Somebody’s snooping my email. Either that, or more than one person out there is able to see the same macro trends in this business that I do.  OK, maybe the second hypothesis is more likely.

What rang my chimes was a comment by MIT Sloan School of Management professor Michael Cusumano, speaking at yesterday’s New Software Industry conference in Mountain View, California. Peter Galli at eWEEK quotes Cusumano as saying, "Prices will likely eventually go to zero for any standardized software product." I wondered why that sounded familiar — and then I realized that it was virtually an echo of an email I wrote about two weeks ago, when I said that "The only competitive price for any commodity-type, horizontal application is rapidly approaching ‘free.’" (This isn’t futurist pie in the sky, either: I think we can all agree that $3 is pretty close to $0.)

In that internal email thread, I was talking about the opportunity for’s AppExchange partners to create greater value in an On Demand marketplace. As I noted here yesterday, that opportunity comes from the chance to build on other products that share the same On Demand platform, in the same manner — though not by the same means — as the "object marketplace" that I heard Mitch Kapor propose almost 20 years ago.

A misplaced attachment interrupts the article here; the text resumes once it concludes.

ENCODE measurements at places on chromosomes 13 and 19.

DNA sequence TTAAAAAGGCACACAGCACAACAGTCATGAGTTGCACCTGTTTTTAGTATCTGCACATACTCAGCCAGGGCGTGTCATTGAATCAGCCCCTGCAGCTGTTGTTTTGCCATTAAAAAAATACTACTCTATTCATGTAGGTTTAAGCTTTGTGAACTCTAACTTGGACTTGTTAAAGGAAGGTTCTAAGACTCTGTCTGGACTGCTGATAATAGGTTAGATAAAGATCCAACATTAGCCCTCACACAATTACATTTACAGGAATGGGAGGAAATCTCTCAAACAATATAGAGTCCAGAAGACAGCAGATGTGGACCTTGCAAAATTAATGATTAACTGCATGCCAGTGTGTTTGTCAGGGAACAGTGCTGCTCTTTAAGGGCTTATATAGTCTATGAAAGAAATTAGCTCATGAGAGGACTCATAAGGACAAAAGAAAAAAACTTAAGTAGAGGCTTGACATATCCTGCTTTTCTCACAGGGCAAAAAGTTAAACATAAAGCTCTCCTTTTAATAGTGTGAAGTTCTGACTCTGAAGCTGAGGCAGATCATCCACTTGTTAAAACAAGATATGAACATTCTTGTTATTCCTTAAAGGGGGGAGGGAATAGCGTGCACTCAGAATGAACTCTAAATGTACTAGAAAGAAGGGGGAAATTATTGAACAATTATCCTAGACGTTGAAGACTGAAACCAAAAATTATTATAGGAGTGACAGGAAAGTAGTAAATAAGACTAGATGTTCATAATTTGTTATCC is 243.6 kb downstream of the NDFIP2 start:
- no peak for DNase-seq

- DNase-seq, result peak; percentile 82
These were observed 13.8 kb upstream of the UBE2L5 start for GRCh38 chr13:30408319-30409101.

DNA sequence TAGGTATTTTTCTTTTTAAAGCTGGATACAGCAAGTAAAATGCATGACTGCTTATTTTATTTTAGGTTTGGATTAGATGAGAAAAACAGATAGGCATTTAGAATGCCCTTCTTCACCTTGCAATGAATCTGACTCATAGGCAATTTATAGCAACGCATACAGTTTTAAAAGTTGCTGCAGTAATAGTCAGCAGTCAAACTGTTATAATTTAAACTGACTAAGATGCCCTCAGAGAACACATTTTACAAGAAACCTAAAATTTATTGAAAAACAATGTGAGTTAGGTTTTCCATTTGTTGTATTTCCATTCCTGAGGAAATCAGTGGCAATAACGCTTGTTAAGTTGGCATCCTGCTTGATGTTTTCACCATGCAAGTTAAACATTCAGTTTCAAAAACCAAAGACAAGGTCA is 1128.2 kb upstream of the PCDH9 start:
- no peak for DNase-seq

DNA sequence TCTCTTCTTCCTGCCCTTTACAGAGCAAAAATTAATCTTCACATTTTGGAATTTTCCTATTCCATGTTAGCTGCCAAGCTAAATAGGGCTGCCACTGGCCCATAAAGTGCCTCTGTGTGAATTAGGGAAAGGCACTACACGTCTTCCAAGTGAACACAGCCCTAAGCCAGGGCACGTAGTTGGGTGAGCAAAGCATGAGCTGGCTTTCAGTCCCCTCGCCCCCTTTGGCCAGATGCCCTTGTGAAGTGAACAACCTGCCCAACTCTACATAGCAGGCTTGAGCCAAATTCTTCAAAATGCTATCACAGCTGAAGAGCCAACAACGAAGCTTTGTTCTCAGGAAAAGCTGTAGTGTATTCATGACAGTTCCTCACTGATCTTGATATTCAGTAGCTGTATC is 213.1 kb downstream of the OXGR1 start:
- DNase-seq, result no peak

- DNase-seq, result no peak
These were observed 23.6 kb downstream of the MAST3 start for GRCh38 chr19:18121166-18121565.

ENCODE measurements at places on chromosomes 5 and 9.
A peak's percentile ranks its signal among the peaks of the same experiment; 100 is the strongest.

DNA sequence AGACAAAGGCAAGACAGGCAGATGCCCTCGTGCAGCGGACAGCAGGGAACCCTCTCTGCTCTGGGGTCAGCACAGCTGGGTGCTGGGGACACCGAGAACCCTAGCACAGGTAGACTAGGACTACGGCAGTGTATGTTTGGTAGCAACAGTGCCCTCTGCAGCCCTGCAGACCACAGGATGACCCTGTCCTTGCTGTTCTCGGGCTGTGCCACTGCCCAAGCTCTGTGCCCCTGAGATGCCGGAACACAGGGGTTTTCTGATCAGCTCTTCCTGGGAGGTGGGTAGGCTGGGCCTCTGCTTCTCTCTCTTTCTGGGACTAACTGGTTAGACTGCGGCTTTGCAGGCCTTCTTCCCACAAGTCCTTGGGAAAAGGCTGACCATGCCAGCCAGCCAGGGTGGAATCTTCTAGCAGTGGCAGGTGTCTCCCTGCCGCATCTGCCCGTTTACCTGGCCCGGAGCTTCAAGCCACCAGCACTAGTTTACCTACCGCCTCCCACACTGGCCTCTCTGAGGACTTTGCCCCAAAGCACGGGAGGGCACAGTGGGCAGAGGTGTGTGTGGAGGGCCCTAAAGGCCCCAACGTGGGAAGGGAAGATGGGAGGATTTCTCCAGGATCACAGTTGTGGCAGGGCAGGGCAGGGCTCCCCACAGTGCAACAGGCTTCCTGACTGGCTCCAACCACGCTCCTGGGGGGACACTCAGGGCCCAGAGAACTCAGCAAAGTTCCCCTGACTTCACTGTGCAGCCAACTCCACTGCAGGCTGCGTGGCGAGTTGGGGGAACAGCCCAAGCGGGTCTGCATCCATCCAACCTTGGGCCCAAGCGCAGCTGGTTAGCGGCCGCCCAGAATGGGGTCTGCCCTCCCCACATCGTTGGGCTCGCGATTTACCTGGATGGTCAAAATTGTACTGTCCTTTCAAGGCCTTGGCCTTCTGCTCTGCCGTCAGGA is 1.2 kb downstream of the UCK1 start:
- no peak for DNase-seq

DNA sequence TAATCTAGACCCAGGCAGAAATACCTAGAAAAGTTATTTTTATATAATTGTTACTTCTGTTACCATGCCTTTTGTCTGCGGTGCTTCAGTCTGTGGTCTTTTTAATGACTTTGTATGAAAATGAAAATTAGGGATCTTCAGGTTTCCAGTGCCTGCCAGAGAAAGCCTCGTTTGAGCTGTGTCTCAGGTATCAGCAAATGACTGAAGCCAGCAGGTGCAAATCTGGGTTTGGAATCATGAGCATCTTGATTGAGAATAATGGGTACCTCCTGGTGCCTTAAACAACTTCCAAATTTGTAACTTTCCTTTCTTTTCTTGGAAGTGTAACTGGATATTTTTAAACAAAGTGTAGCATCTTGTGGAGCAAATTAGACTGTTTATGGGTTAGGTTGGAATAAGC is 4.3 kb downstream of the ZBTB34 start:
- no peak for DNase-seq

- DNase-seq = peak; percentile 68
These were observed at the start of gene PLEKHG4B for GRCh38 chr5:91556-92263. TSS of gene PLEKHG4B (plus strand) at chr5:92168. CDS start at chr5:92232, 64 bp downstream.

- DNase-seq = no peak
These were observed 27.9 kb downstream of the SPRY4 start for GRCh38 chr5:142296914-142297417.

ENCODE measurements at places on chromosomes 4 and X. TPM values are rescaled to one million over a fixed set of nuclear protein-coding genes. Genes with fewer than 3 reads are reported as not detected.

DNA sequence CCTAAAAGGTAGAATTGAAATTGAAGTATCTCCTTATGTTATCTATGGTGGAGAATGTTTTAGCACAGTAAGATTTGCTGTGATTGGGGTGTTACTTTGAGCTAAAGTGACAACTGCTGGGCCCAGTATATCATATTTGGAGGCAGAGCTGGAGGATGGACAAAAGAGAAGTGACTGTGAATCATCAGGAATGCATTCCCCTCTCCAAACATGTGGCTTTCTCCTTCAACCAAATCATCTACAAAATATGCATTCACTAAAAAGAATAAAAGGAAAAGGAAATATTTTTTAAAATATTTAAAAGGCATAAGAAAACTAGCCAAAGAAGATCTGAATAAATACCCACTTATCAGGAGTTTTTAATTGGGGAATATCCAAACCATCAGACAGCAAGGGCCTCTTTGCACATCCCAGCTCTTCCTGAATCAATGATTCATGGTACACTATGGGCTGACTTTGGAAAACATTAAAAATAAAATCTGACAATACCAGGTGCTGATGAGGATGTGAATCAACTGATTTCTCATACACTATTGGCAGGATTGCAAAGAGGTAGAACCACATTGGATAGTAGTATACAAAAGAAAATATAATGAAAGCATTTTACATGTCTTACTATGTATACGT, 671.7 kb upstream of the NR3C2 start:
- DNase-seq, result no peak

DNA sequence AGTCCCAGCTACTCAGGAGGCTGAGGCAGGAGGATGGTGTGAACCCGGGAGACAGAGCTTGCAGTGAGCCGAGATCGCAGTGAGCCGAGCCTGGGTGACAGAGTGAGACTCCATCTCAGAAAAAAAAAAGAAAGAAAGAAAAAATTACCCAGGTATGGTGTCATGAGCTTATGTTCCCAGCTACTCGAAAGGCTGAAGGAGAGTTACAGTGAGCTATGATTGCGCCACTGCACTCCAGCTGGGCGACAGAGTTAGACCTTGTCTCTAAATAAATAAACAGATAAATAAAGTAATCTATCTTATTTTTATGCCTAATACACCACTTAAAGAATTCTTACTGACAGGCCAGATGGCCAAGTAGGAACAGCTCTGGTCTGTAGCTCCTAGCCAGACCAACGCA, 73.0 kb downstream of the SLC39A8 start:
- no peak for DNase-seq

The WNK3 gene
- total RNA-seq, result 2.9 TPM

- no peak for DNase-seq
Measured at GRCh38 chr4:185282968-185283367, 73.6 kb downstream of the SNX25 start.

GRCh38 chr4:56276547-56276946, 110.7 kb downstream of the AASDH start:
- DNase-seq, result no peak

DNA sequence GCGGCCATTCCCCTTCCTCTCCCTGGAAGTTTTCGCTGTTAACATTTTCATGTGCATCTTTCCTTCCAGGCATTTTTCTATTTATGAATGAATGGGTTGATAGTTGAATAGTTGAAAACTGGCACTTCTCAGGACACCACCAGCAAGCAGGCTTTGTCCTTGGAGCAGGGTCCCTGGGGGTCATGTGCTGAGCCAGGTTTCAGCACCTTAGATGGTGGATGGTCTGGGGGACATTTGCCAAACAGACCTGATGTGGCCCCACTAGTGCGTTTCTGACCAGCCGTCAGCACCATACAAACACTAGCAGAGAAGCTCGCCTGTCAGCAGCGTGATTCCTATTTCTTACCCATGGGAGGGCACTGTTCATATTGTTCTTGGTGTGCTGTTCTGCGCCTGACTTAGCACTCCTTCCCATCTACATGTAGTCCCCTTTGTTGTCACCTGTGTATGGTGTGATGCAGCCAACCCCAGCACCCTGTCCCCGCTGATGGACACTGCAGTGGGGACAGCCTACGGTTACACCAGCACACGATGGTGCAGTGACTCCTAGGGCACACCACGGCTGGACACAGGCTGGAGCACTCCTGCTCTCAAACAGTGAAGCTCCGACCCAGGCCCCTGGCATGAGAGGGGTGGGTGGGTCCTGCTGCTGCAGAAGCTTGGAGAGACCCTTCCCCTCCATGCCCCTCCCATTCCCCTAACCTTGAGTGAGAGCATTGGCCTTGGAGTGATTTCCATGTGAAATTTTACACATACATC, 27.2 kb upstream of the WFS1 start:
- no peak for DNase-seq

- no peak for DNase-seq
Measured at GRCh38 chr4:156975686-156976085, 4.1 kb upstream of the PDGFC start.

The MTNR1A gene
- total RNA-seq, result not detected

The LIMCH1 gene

An On Demand application developer need not waste time and effort duplicating the 90% or more of an application’s function that’s obvious to everyone: rather, a development team can put all its energy into what it understands better than anyone else, and let users test and buy and integrate on the fly. Developers probably understand this idea better than anyone else, thanks to the existence proof of Eclipse: now, that recognition is spreading into the larger software community, helped along by the availability of’s Platform Edition.

Also attending that same conference yesterday was Ashlee Vance for The Register: his report includes an estimate that "decades of baggage" will make it an order of magnitude more costly to offer On Demand repackaging of a vintage software product line, compared to a solution built from the bottom up for multi-tenant operation. Coincidentally, has just been honored by the Software & Information Industry Association with two CODiE awards: one for its CRM solution, another for the multi-tenant On Demand platform that underlies that CRM product and that’s now available as a foundation for other efforts. The needs of an application team drive the efforts of their platform counterparts.

"SAAS has already happened," according to another conference speaker quoted by eWEEK’s Galli, and the shift of future opportunity is "permanent." The time scale of interest is years, not quarters or months, but this isn’t just a matter of the wind blowing in a new direction: this is a redrawing of the map, a tectonic (or pardon the expression, tech-tonic) shift.

Get the latest Salesforce Developer blog posts and podcast episodes via Slack or RSS.

Add to Slack Subscribe to RSS